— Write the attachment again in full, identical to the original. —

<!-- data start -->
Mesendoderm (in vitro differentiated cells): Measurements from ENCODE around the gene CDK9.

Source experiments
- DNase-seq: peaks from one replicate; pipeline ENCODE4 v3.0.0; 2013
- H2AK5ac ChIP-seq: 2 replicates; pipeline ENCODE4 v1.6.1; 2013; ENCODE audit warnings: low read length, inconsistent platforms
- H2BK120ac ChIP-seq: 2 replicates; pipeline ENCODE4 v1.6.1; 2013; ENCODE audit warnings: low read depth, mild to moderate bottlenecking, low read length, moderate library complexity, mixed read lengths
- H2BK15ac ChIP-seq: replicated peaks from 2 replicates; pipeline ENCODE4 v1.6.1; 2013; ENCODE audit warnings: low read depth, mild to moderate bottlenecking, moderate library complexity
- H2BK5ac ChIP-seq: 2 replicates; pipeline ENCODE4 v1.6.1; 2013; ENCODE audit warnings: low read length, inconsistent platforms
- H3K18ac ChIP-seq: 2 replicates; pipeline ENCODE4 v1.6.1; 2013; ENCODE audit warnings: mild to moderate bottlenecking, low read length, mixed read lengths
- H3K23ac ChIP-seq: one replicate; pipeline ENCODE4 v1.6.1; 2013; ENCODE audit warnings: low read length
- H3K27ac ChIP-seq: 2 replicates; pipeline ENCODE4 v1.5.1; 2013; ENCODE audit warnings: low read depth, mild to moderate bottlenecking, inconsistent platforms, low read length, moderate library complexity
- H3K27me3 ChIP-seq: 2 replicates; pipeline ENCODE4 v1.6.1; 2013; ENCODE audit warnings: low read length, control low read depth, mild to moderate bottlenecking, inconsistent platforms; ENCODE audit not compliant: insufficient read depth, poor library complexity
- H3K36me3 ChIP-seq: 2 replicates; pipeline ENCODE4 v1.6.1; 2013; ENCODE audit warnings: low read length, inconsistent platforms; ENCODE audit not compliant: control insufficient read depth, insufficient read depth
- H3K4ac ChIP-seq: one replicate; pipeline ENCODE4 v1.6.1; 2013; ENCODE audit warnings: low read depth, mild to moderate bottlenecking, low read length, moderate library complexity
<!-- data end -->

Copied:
Mesendoderm (in vitro differentiated cells): Measurements from ENCODE around the gene CDK9.

Source experiments
- DNase-seq: peaks from one replicate; pipeline ENCODE4 v3.0.0; 2013
- H2AK5ac ChIP-seq: 2 replicates; pipeline ENCODE4 v1.6.1; 2013; ENCODE audit warnings: low read length, inconsistent platforms
- H2BK120ac ChIP-seq: 2 replicates; pipeline ENCODE4 v1.6.1; 2013; ENCODE audit warnings: low read depth, mild to moderate bottlenecking, low read length, moderate library complexity, mixed read lengths
- H2BK15ac ChIP-seq: replicated peaks from 2 replicates; pipeline ENCODE4 v1.6.1; 2013; ENCODE audit warnings: low read depth, mild to moderate bottlenecking, moderate library complexity
- H2BK5ac ChIP-seq: 2 replicates; pipeline ENCODE4 v1.6.1; 2013; ENCODE audit warnings: low read length, inconsistent platforms
- H3K18ac ChIP-seq: 2 replicates; pipeline ENCODE4 v1.6.1; 2013; ENCODE audit warnings: mild to moderate bottlenecking, low read length, mixed read lengths
- H3K23ac ChIP-seq: one replicate; pipeline ENCODE4 v1.6.1; 2013; ENCODE audit warnings: low read length
- H3K27ac ChIP-seq: 2 replicates; pipeline ENCODE4 v1.5.1; 2013; ENCODE audit warnings: low read depth, mild to moderate bottlenecking, inconsistent platforms, low read length, moderate library complexity
- H3K27me3 ChIP-seq: 2 replicates; pipeline ENCODE4 v1.6.1; 2013; ENCODE audit warnings: low read length, control low read depth, mild to moderate bottlenecking, inconsistent platforms; ENCODE audit not compliant: insufficient read depth, poor library complexity
- H3K36me3 ChIP-seq: 2 replicates; pipeline ENCODE4 v1.6.1; 2013; ENCODE audit warnings: low read length, inconsistent platforms; ENCODE audit not compliant: control insufficient read depth, insufficient read depth
- H3K4ac ChIP-seq: one replicate; pipeline ENCODE4 v1.6.1; 2013; ENCODE audit warnings: low read depth, mild to moderate bottlenecking, low read length, moderate library complexity